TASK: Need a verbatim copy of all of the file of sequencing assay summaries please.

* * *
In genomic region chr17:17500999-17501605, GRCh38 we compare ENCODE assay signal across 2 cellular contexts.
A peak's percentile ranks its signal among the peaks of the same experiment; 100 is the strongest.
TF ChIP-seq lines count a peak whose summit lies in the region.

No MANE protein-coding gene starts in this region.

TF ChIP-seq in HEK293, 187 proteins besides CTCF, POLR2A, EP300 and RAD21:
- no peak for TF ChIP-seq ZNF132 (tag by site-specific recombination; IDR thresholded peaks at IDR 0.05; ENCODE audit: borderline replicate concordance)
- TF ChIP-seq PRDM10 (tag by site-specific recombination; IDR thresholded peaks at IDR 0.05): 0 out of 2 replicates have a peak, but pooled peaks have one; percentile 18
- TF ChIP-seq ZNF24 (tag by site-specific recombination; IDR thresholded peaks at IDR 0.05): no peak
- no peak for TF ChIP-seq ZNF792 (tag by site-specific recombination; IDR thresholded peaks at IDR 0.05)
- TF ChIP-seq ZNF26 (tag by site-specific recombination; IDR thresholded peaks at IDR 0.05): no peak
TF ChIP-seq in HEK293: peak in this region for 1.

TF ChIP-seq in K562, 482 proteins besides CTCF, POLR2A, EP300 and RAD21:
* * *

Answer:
In genomic region chr17:17500999-17501605, GRCh38 we compare ENCODE assay signal across 2 cellular contexts.
A peak's percentile ranks its signal among the peaks of the same experiment; 100 is the strongest.
TF ChIP-seq lines count a peak whose summit lies in the region.

No MANE protein-coding gene starts in this region.

TF ChIP-seq in HEK293, 187 proteins besides CTCF, POLR2A, EP300 and RAD21:
- no peak for TF ChIP-seq ZNF132 (tag by site-specific recombination; IDR thresholded peaks at IDR 0.05; ENCODE audit: borderline replicate concordance)
- TF ChIP-seq PRDM10 (tag by site-specific recombination; IDR thresholded peaks at IDR 0.05): 0 out of 2 replicates have a peak, but pooled peaks have one; percentile 18
- TF ChIP-seq ZNF24 (tag by site-specific recombination; IDR thresholded peaks at IDR 0.05): no peak
- no peak for TF ChIP-seq ZNF792 (tag by site-specific recombination; IDR thresholded peaks at IDR 0.05)
- TF ChIP-seq ZNF26 (tag by site-specific recombination; IDR thresholded peaks at IDR 0.05): no peak
TF ChIP-seq in HEK293: peak in this region for 1.

TF ChIP-seq in K562, 482 proteins besides CTCF, POLR2A, EP300 and RAD21: